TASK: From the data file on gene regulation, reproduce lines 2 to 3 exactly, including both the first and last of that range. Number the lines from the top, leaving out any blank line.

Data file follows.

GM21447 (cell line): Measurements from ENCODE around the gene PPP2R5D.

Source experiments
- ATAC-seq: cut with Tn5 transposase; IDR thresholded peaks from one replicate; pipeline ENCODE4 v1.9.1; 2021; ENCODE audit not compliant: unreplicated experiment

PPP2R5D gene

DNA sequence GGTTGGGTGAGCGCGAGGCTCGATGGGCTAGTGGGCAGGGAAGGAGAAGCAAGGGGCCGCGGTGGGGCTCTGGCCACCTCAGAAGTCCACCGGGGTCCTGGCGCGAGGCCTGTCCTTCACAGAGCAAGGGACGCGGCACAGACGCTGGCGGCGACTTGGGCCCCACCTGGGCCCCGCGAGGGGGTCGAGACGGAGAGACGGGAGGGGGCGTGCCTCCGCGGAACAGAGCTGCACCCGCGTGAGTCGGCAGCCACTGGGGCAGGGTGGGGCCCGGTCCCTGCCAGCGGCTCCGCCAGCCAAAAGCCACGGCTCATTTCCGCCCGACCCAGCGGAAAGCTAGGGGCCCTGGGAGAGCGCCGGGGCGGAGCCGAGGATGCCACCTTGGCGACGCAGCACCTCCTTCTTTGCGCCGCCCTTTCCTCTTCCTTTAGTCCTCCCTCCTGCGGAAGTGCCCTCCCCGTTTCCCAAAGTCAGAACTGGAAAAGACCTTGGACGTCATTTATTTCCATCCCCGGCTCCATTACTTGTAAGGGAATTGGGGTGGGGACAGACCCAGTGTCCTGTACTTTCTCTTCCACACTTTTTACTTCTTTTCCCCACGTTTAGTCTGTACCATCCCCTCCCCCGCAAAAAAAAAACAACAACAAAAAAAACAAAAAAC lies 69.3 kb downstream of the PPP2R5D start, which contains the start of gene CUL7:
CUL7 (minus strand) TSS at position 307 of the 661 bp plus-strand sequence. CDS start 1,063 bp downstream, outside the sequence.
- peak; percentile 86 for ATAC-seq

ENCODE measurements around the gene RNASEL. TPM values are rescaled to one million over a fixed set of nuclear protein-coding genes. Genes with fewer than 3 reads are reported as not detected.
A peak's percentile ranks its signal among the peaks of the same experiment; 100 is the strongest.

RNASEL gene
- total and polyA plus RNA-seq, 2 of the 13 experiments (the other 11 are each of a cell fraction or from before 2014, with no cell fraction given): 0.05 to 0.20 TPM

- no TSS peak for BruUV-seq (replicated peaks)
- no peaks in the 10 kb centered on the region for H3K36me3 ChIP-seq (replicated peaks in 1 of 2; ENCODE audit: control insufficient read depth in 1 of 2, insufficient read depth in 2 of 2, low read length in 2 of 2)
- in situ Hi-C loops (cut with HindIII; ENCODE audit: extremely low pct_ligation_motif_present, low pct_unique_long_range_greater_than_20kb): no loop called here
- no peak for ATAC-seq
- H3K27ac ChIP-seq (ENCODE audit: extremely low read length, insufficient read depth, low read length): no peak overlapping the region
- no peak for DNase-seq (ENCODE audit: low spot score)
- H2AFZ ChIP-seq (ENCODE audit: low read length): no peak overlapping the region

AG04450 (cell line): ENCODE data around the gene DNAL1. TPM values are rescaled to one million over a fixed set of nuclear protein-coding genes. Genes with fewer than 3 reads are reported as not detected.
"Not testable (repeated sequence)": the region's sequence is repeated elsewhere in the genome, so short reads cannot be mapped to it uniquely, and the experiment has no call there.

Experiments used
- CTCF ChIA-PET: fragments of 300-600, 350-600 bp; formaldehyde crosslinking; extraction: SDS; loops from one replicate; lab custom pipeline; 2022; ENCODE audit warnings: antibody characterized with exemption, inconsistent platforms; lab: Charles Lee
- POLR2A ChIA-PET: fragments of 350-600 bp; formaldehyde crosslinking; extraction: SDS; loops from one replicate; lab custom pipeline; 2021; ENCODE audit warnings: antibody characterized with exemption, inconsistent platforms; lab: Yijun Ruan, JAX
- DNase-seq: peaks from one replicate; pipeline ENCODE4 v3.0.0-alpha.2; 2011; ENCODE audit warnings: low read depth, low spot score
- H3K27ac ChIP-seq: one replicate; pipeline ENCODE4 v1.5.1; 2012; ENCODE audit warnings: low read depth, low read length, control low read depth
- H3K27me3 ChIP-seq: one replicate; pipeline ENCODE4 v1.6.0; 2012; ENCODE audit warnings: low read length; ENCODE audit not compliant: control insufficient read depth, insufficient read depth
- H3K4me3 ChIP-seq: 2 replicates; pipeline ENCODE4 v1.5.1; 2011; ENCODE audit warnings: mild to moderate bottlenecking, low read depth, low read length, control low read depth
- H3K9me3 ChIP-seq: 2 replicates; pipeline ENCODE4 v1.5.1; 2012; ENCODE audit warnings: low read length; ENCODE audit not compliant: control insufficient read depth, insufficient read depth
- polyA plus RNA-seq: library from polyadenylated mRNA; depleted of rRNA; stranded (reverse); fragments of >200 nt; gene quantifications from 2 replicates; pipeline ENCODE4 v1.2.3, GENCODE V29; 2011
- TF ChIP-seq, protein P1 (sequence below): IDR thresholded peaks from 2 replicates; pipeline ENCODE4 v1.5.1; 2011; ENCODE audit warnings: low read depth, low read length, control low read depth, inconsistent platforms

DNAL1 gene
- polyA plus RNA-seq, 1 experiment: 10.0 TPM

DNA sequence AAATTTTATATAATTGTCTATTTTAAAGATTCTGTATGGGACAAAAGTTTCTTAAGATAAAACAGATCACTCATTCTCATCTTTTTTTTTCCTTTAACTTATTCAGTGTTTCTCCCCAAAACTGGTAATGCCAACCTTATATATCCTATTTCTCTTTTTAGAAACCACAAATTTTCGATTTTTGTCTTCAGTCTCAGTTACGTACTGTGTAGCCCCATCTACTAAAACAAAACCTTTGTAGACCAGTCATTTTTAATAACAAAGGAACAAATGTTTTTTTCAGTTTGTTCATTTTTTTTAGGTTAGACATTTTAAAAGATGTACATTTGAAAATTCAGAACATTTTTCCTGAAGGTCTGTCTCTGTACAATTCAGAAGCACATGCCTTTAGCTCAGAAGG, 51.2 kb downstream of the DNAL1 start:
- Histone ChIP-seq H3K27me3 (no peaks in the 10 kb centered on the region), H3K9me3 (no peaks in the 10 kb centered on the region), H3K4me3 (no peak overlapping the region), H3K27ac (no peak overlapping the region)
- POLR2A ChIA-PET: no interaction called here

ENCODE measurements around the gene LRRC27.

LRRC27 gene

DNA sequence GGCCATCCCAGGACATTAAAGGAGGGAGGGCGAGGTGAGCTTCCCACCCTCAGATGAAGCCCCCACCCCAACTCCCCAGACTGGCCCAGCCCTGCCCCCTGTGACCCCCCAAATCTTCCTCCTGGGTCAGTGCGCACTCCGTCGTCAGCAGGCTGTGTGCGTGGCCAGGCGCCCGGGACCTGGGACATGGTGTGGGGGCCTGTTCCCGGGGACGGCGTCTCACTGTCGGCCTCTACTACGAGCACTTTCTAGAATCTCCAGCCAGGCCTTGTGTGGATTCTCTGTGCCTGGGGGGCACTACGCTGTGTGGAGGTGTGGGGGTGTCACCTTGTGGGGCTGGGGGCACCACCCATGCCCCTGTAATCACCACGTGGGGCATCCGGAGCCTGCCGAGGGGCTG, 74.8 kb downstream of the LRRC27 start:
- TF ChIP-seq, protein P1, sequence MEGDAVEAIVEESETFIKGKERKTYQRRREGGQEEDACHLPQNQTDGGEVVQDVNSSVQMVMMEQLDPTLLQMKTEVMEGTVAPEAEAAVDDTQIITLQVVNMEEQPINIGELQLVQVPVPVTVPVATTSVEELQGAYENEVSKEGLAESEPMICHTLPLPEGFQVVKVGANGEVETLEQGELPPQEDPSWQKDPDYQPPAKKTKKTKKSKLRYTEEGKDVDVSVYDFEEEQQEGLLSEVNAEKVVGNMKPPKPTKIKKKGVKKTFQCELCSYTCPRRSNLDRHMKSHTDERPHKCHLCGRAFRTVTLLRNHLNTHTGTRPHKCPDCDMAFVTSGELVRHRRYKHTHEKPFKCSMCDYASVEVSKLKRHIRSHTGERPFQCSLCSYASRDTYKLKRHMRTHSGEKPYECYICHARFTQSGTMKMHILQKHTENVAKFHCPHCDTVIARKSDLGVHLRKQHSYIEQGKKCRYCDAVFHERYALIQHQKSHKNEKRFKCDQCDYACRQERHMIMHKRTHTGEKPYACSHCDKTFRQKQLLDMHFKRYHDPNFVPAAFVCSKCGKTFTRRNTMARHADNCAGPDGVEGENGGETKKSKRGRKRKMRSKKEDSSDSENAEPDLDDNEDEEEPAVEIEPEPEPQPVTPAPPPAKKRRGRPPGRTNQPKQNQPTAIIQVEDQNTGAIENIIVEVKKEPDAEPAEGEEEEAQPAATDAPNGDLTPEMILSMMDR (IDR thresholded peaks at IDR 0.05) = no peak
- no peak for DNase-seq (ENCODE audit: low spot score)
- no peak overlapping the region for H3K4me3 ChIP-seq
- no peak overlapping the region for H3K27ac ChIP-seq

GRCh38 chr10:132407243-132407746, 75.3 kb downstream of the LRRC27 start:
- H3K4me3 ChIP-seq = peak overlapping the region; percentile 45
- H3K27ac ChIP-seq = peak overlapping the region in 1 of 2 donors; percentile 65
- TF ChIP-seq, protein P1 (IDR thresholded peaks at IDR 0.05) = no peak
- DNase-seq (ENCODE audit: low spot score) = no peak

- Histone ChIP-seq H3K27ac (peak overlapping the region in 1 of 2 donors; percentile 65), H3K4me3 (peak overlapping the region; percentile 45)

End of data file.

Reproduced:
Source experiments
- ATAC-seq: cut with Tn5 transposase; IDR thresholded peaks from one replicate; pipeline ENCODE4 v1.9.1; 2021; ENCODE audit not compliant: unreplicated experiment